Each and every one of them had become important to him before he’d even realized it. He saw their faces in his mind’s eye. With Buck, well, the both of them went way back to when they were just boys. Buck had known him at his best and at his very worst. And Buck was still his oldest friend. With Vin, it had taken one look and the understanding was just…there; there was a soul bond between them that Chris couldn’t even explain to himself. Josiah was a man with as many demons as Larabee, yet the big man never stopped searching for a reason to believe. Nathan prevailed against all odds. He was a gifted healer and a man of deep compassion. J.D. was brash and naïve and filled with a kind of righteous innocence that Chris couldn’t ever recall having himself. And Ezra, well, on the surface, Ezra was a gambler and a con artist, but beneath that and all his fancy clothes, he was a man with more layers to him than an onion. Larabee figured it would take him years to figure that one out, assuming Standish didn’t irritate the hell out of him in the meantime.
Somehow, they’d stuck together for three years now and created something together that none of them could have ever envisioned before. They were independent men, strays and loners who had somehow formed into a pack, a formidable unit that was greater than its parts. A singular wild bunch.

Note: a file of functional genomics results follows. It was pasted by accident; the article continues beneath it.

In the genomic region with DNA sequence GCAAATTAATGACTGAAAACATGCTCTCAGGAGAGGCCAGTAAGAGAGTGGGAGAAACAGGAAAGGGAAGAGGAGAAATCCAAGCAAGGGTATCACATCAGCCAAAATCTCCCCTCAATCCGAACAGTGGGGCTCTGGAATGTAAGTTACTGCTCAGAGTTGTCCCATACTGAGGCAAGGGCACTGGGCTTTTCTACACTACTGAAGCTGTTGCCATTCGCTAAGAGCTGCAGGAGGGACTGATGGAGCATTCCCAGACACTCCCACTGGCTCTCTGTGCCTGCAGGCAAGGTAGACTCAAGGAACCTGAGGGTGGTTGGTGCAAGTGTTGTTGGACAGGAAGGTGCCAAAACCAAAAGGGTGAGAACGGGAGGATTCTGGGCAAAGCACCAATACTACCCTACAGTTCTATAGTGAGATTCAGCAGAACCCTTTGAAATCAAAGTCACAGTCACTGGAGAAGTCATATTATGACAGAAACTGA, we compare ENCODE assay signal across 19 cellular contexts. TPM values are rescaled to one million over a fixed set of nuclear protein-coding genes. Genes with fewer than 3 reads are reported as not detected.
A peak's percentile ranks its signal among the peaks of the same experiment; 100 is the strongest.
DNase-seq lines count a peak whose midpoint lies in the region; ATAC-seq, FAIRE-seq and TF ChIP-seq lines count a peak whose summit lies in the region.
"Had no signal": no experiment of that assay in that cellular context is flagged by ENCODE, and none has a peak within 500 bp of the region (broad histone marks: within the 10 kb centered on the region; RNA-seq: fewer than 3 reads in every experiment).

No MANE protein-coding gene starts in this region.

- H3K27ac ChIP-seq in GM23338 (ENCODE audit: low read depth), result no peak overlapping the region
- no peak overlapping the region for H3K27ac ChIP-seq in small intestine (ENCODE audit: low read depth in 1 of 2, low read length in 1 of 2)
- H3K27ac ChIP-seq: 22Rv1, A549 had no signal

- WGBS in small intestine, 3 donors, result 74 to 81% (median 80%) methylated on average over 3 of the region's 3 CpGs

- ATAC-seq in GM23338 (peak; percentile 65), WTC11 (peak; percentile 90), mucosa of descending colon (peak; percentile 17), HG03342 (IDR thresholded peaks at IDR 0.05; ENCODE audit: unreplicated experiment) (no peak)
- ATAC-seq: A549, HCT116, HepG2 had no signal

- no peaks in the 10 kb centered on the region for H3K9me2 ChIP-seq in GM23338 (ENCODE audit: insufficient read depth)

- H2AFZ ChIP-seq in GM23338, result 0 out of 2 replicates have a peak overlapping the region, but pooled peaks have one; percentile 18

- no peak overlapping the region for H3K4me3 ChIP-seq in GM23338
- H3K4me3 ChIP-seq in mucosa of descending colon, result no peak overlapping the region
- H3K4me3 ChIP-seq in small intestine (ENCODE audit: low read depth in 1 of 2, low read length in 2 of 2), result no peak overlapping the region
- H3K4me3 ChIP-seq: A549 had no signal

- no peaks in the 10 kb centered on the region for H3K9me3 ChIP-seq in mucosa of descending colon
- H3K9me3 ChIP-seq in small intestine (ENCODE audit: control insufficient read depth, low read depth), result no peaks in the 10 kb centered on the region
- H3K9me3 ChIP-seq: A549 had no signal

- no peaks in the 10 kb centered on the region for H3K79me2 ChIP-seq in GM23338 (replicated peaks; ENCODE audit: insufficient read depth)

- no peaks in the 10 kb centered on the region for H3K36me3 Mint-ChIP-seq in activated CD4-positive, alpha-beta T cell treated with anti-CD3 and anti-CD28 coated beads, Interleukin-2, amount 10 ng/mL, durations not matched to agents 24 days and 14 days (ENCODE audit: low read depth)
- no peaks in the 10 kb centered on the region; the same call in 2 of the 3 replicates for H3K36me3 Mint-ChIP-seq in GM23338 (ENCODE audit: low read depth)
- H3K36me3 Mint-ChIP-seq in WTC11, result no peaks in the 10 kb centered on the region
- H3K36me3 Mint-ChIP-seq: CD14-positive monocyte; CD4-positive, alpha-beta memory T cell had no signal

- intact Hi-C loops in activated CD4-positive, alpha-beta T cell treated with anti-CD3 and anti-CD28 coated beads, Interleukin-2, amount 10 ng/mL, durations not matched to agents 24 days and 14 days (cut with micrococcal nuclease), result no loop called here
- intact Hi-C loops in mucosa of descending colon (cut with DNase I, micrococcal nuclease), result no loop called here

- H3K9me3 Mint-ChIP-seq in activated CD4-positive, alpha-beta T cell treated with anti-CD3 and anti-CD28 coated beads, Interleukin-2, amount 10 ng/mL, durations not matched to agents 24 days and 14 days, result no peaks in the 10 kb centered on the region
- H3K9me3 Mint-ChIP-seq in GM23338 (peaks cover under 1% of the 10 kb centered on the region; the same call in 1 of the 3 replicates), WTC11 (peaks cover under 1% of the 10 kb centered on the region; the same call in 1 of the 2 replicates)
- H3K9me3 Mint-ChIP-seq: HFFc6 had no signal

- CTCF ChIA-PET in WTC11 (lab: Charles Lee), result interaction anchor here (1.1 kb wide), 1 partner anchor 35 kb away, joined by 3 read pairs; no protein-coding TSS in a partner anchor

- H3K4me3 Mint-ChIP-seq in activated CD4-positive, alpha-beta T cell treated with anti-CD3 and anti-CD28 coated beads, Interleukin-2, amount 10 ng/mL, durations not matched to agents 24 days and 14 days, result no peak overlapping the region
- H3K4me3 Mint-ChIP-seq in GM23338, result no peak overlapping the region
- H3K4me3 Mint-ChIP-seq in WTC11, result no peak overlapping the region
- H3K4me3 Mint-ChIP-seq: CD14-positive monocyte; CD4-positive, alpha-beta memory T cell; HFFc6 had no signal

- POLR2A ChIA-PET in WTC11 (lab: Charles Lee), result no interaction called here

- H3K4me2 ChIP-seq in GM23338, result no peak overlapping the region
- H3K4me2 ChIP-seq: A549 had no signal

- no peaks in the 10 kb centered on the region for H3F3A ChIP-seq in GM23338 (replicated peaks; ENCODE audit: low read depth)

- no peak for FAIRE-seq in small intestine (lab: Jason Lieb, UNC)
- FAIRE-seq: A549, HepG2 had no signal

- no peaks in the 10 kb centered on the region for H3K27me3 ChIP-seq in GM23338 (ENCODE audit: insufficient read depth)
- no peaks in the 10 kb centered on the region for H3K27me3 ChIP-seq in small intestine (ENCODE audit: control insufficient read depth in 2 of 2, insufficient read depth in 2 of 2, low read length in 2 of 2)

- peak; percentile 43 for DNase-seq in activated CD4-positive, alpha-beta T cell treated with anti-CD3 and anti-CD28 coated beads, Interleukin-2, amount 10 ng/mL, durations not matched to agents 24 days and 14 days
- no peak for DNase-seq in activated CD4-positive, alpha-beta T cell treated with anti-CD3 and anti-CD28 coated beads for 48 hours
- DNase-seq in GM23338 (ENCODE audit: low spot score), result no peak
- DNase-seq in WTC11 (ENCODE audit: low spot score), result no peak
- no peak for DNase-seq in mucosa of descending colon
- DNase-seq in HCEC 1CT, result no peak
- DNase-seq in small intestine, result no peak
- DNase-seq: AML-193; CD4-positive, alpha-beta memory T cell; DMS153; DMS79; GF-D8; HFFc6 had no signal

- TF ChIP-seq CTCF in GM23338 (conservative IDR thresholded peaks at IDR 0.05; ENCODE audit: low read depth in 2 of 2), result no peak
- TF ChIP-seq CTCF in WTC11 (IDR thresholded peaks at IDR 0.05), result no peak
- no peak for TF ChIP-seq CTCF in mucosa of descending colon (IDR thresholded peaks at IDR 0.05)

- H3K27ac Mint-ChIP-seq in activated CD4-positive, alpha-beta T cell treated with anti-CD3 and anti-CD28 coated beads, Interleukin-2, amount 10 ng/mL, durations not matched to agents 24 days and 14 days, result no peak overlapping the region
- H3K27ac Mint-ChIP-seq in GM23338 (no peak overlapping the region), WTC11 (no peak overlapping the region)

And they were his wild bunch.
As far as Larabee could tell, there was only one thing that could wreck havoc within their group. And that one thing was boredom. Fortunately, it was a seldom thing. Four Corners and its environs was still having growth pains, was still a wide open territory and still ripe for trouble. It looked to stay that way for quite a while yet.
Unfortunately, though rare, boredom had descended like a load of bricks on the peacekeepers a few weeks ago. After a string of hair-raising run-ins with bank robbers, horse thieves, a runaway stage coach, and a trail herd full of drunken cowboys, the dust had settled into a numbing quiet. They had all greeted the tranquility with relief, at least for the first week. But as the days of boredom stretched, Larabee could see his men starting to get antsy. And with these men, antsy was a bad state of mind.